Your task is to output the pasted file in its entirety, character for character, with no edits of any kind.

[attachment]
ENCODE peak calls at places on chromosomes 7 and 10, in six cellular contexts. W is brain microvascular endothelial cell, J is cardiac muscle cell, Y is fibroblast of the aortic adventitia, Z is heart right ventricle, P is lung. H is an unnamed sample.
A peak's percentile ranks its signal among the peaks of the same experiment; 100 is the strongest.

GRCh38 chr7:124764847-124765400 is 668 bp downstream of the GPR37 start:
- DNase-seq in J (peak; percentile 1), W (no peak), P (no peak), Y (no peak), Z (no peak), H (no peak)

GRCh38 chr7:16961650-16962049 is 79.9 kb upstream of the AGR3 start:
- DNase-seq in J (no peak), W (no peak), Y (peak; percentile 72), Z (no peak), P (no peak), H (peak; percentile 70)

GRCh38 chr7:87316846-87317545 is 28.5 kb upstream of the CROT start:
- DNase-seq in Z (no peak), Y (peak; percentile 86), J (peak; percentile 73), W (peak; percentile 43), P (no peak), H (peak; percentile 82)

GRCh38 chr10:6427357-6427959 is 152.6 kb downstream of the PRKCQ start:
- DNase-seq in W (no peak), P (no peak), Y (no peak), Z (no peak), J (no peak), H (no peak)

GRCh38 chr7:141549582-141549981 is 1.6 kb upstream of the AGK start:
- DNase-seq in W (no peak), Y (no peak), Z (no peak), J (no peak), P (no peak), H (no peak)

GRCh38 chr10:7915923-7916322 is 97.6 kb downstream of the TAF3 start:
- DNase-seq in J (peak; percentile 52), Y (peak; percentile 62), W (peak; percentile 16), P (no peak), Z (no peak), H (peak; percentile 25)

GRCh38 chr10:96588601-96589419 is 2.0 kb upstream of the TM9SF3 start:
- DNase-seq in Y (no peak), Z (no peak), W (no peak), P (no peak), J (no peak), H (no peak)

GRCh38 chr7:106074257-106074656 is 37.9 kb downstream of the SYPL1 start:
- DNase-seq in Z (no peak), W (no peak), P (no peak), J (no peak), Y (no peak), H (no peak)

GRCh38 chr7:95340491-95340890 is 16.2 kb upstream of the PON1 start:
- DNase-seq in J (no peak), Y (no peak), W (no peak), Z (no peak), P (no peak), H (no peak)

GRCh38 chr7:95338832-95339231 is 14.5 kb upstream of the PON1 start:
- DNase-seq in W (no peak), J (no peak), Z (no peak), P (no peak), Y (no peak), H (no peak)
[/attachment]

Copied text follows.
ENCODE peak calls at places on chromosomes 7 and 10, in six cellular contexts. W is brain microvascular endothelial cell, J is cardiac muscle cell, Y is fibroblast of the aortic adventitia, Z is heart right ventricle, P is lung. H is an unnamed sample.
A peak's percentile ranks its signal among the peaks of the same experiment; 100 is the strongest.

GRCh38 chr7:124764847-124765400 is 668 bp downstream of the GPR37 start:
- DNase-seq in J (peak; percentile 1), W (no peak), P (no peak), Y (no peak), Z (no peak), H (no peak)

GRCh38 chr7:16961650-16962049 is 79.9 kb upstream of the AGR3 start:
- DNase-seq in J (no peak), W (no peak), Y (peak; percentile 72), Z (no peak), P (no peak), H (peak; percentile 70)

GRCh38 chr7:87316846-87317545 is 28.5 kb upstream of the CROT start:
- DNase-seq in Z (no peak), Y (peak; percentile 86), J (peak; percentile 73), W (peak; percentile 43), P (no peak), H (peak; percentile 82)

GRCh38 chr10:6427357-6427959 is 152.6 kb downstream of the PRKCQ start:
- DNase-seq in W (no peak), P (no peak), Y (no peak), Z (no peak), J (no peak), H (no peak)

GRCh38 chr7:141549582-141549981 is 1.6 kb upstream of the AGK start:
- DNase-seq in W (no peak), Y (no peak), Z (no peak), J (no peak), P (no peak), H (no peak)

GRCh38 chr10:7915923-7916322 is 97.6 kb downstream of the TAF3 start:
- DNase-seq in J (peak; percentile 52), Y (peak; percentile 62), W (peak; percentile 16), P (no peak), Z (no peak), H (peak; percentile 25)

GRCh38 chr10:96588601-96589419 is 2.0 kb upstream of the TM9SF3 start:
- DNase-seq in Y (no peak), Z (no peak), W (no peak), P (no peak), J (no peak), H (no peak)

GRCh38 chr7:106074257-106074656 is 37.9 kb downstream of the SYPL1 start:
- DNase-seq in Z (no peak), W (no peak), P (no peak), J (no peak), Y (no peak), H (no peak)

GRCh38 chr7:95340491-95340890 is 16.2 kb upstream of the PON1 start:
- DNase-seq in J (no peak), Y (no peak), W (no peak), Z (no peak), P (no peak), H (no peak)

GRCh38 chr7:95338832-95339231 is 14.5 kb upstream of the PON1 start:
- DNase-seq in W (no peak), J (no peak), Z (no peak), P (no peak), Y (no peak), H (no peak)